23 low-income people tend to put more money into the economy because these taxpayers are more likely to spend their extra cash right away, on purchases or renovations they have been putting off. Cuts for highincome taxpayers tend not to have the same effect, because this group already has enough money to buy everything they need. High-income taxpayers tend to save their extra money, so cuts for these taxpayers end up being used for investments and savings. Cuts for high-income taxpayers improve the outlook on Wall Street. Cuts in corporate and business taxes give businesses more money to spend, often creating jobs and boosting the bottom line. In 1932, the federal government collected only $1.9 billion in taxes, compared to $6.6 billion in taxes in In the face of rising budget deficits which reached $2.7 billion in 1931, Congress followed the prevailing economic wisdom of the time and passed the Tax Act of 1932 which dramatically increased tax rates. This further improved the government's finances while further weakening the economy. In retrospect, Congress should have lowered tax rates instead of raising them. By 1936 the lowest personal income tax rate had risen to 4% and the highest tax rate had risen to 79%. S i d e B a r How does the federal budget process work? On or before the first Monday in February of each year, the President is required by law to submit to the Congress a budget proposal for the fiscal year that begins the following October. The budget plan sets forth the President s proposed receipts, spending, and the surplus or deficit for the Federal Government. The plan includes recommendations for new legislation as well as recommendations to change, eliminate, and add programs. After receiving the President s proposal, the Congress reviews it and makes changes. It first passes a budget resolution setting its own targets for receipts, outlays, and the surplus or deficit. Next, individual spending and revenue bills that are consistent with the goals of the budget resolution are enacted. 16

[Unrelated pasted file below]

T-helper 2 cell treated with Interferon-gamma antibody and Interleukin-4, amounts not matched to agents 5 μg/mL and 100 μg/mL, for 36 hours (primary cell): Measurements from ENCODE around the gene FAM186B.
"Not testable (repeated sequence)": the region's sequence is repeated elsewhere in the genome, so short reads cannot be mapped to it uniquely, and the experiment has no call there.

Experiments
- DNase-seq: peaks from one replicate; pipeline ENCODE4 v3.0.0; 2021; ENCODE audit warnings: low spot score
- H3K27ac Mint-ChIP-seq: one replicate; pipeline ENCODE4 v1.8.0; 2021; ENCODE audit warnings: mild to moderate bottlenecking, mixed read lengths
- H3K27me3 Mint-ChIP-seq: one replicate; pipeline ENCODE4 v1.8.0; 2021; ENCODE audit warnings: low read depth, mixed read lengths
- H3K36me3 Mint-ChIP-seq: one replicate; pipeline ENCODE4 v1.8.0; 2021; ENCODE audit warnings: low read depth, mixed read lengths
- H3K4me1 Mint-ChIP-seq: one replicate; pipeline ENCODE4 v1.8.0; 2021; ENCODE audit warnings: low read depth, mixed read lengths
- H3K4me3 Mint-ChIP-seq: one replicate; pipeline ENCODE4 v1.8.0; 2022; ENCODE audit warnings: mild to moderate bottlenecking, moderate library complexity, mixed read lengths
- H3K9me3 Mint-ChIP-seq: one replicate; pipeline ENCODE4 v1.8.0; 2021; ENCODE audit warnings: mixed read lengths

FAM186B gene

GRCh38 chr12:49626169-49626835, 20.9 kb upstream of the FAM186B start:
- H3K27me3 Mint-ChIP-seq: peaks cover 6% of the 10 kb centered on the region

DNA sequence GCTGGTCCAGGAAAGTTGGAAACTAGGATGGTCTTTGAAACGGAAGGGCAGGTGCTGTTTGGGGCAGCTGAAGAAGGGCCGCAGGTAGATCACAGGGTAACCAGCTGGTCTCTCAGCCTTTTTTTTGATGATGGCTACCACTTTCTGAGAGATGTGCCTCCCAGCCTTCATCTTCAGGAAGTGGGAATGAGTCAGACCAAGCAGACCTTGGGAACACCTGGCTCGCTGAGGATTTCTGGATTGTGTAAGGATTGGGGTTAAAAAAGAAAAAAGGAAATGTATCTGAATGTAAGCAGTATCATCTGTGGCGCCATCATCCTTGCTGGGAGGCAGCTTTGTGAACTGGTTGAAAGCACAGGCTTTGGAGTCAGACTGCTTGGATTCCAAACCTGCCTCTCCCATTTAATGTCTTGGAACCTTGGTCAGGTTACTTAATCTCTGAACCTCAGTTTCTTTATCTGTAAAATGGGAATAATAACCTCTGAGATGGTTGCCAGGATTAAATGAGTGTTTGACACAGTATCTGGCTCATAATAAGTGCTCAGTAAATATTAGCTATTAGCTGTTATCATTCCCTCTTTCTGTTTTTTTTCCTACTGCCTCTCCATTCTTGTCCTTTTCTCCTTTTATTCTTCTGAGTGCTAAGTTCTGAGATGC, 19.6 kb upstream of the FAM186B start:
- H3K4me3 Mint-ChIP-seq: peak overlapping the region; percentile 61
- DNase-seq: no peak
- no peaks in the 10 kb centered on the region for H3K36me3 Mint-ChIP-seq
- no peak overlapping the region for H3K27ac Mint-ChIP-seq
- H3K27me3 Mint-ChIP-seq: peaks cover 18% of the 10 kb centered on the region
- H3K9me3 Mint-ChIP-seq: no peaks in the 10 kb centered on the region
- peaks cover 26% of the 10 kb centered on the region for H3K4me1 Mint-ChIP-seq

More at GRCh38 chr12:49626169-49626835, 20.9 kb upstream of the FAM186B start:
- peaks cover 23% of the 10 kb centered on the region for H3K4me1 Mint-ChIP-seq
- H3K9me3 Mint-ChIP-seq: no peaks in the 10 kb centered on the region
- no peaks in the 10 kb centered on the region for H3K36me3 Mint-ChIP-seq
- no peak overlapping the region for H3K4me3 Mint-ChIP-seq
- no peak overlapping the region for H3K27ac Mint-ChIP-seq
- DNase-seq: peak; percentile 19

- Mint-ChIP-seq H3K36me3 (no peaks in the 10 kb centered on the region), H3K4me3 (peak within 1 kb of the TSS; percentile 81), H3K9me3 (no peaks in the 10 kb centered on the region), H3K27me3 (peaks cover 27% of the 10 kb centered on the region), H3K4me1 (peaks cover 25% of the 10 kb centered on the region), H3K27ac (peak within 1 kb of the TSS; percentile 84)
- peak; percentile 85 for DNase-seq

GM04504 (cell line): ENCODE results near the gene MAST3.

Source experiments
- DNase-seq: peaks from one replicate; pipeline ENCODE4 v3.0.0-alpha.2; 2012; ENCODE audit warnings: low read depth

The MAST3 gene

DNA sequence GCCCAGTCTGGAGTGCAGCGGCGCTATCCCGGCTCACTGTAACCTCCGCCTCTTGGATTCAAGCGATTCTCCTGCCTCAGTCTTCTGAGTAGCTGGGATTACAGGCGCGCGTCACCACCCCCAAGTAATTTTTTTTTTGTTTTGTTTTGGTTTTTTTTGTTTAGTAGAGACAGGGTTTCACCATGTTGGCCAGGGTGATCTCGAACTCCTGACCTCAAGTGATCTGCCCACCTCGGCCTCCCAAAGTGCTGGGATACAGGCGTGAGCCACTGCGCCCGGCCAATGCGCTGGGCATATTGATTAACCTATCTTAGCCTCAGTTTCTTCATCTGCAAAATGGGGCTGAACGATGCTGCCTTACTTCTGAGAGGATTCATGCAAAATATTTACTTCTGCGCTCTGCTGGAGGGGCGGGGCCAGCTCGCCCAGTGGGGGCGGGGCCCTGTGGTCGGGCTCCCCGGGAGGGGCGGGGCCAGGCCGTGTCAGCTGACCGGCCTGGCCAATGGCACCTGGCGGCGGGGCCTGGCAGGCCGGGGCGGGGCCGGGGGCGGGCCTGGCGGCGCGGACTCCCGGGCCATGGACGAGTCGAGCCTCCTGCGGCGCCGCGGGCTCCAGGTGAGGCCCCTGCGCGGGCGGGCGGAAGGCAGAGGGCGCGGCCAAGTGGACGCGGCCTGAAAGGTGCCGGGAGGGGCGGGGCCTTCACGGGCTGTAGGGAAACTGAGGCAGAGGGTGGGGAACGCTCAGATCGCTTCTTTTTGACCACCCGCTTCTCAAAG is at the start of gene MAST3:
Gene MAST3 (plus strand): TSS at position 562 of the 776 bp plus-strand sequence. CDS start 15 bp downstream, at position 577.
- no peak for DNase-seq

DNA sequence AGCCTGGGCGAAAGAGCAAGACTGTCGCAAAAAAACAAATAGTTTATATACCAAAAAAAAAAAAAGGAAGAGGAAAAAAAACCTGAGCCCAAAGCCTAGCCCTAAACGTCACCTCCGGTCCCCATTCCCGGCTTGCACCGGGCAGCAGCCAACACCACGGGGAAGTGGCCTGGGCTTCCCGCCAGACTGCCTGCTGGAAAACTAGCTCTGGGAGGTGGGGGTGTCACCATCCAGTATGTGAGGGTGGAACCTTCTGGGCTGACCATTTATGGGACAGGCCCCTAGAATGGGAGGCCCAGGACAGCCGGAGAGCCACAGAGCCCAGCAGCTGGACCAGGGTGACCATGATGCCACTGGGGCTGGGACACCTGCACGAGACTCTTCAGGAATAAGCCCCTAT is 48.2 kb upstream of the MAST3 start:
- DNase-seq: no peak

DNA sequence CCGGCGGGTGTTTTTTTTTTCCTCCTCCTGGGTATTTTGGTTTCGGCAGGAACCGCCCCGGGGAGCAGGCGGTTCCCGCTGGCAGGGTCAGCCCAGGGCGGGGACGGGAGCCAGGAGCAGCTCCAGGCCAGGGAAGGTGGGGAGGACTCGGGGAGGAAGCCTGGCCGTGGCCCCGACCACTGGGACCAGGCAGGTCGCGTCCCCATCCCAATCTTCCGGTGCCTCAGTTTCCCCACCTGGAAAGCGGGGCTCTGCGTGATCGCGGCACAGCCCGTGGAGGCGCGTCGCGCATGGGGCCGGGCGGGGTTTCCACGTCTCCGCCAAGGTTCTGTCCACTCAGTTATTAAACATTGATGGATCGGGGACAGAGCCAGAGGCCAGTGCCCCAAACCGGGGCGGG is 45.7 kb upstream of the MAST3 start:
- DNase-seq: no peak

24 Flowchart: Federal Income and Expenses 17

25 S i d e B a r Herbert Hoover Presidential Library and Museum Further information about The Great Depression is available in Gallery Six of the Herbert Hoover Presidential Library and Museum. The 1930 s Figure 1-3: Alphonse Gabriel Capone a.k.a. "Scarface Al" During a routine warehouse raid in Chicago in 1931 by the Treasury Department s Bureau of Prohibition, agents Eliot Ness and The Untouchables discovered what was clearly a crudely coded set of accounts in a desk drawer. They, and Frank Wilson, an undercover agent in the Bureau of Internal Revenue s Intelligence Unit, then concentrated on gathering evidence and pursuing Public Enemy No. 1, Al Capone, for his failure to pay income tax on this substantial illegal income. Capone had always done his business through front men and it was previously believed he had no books or accounting records in his own name. Even his mansion was in his wife's name. Capone was tried in federal court in Capone was found guilty on five of 22 counts of tax evasion for the years 1925, 1926, and 1927, and willful failure to file tax returns for 1928 and Capone's legal team offered to pay all outstanding income taxes plus interest and told their client to expect a severe fine. On October 17, 1931 the judge sentenced Capone to eleven years in a federal prison and one year in the county jail, as well as an earlier six-month contempt of court sentence. He ultimately served only six and a half years because of time off for good behavior. He also had to pay fines and court costs totaling $80,000. Capone s isolation from his associates and the repeal of Prohibition ended his criminal career. 18